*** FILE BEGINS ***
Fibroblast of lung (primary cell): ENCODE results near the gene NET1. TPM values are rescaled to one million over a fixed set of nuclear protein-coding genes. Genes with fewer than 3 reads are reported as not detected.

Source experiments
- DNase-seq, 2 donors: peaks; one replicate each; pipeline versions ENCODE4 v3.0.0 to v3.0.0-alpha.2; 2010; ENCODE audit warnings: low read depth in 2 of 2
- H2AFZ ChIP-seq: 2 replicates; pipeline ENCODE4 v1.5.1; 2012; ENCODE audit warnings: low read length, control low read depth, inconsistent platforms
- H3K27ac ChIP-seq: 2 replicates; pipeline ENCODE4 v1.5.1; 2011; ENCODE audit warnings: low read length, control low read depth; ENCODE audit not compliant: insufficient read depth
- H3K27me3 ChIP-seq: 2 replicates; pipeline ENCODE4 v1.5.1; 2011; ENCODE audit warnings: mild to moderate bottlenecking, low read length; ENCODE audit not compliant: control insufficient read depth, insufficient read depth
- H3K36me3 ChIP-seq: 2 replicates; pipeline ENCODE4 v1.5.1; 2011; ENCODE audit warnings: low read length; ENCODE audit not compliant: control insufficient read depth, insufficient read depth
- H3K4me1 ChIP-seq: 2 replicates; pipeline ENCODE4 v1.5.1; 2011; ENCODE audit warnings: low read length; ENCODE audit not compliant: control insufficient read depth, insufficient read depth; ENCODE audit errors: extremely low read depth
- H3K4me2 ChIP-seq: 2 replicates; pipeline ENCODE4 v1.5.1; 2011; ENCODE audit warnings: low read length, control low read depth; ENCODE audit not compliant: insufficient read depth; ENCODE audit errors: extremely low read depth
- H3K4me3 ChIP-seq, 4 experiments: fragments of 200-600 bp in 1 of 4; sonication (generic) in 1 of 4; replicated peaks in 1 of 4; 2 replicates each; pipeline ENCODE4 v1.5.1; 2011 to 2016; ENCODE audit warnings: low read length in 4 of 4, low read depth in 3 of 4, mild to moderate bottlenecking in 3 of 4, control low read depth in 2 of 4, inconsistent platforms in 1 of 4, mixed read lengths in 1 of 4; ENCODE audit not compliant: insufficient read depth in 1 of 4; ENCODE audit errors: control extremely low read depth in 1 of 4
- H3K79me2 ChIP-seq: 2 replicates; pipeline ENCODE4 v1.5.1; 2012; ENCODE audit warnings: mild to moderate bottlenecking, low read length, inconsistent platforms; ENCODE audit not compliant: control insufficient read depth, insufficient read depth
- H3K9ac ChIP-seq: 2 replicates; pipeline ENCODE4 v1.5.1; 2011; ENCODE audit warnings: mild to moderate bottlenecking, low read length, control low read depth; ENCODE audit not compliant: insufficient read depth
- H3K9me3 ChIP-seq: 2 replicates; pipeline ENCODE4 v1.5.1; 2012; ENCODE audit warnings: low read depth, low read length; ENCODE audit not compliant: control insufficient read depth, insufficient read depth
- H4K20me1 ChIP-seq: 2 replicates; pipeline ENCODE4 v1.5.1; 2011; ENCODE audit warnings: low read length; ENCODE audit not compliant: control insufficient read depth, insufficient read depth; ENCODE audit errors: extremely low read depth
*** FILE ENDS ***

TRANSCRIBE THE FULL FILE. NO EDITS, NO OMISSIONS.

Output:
Fibroblast of lung (primary cell): ENCODE results near the gene NET1. TPM values are rescaled to one million over a fixed set of nuclear protein-coding genes. Genes with fewer than 3 reads are reported as not detected.

Source experiments
- DNase-seq, 2 donors: peaks; one replicate each; pipeline versions ENCODE4 v3.0.0 to v3.0.0-alpha.2; 2010; ENCODE audit warnings: low read depth in 2 of 2
- H2AFZ ChIP-seq: 2 replicates; pipeline ENCODE4 v1.5.1; 2012; ENCODE audit warnings: low read length, control low read depth, inconsistent platforms
- H3K27ac ChIP-seq: 2 replicates; pipeline ENCODE4 v1.5.1; 2011; ENCODE audit warnings: low read length, control low read depth; ENCODE audit not compliant: insufficient read depth
- H3K27me3 ChIP-seq: 2 replicates; pipeline ENCODE4 v1.5.1; 2011; ENCODE audit warnings: mild to moderate bottlenecking, low read length; ENCODE audit not compliant: control insufficient read depth, insufficient read depth
- H3K36me3 ChIP-seq: 2 replicates; pipeline ENCODE4 v1.5.1; 2011; ENCODE audit warnings: low read length; ENCODE audit not compliant: control insufficient read depth, insufficient read depth
- H3K4me1 ChIP-seq: 2 replicates; pipeline ENCODE4 v1.5.1; 2011; ENCODE audit warnings: low read length; ENCODE audit not compliant: control insufficient read depth, insufficient read depth; ENCODE audit errors: extremely low read depth
- H3K4me2 ChIP-seq: 2 replicates; pipeline ENCODE4 v1.5.1; 2011; ENCODE audit warnings: low read length, control low read depth; ENCODE audit not compliant: insufficient read depth; ENCODE audit errors: extremely low read depth
- H3K4me3 ChIP-seq, 4 experiments: fragments of 200-600 bp in 1 of 4; sonication (generic) in 1 of 4; replicated peaks in 1 of 4; 2 replicates each; pipeline ENCODE4 v1.5.1; 2011 to 2016; ENCODE audit warnings: low read length in 4 of 4, low read depth in 3 of 4, mild to moderate bottlenecking in 3 of 4, control low read depth in 2 of 4, inconsistent platforms in 1 of 4, mixed read lengths in 1 of 4; ENCODE audit not compliant: insufficient read depth in 1 of 4; ENCODE audit errors: control extremely low read depth in 1 of 4
- H3K79me2 ChIP-seq: 2 replicates; pipeline ENCODE4 v1.5.1; 2012; ENCODE audit warnings: mild to moderate bottlenecking, low read length, inconsistent platforms; ENCODE audit not compliant: control insufficient read depth, insufficient read depth
- H3K9ac ChIP-seq: 2 replicates; pipeline ENCODE4 v1.5.1; 2011; ENCODE audit warnings: mild to moderate bottlenecking, low read length, control low read depth; ENCODE audit not compliant: insufficient read depth
- H3K9me3 ChIP-seq: 2 replicates; pipeline ENCODE4 v1.5.1; 2012; ENCODE audit warnings: low read depth, low read length; ENCODE audit not compliant: control insufficient read depth, insufficient read depth
- H4K20me1 ChIP-seq: 2 replicates; pipeline ENCODE4 v1.5.1; 2011; ENCODE audit warnings: low read length; ENCODE audit not compliant: control insufficient read depth, insufficient read depth; ENCODE audit errors: extremely low read depth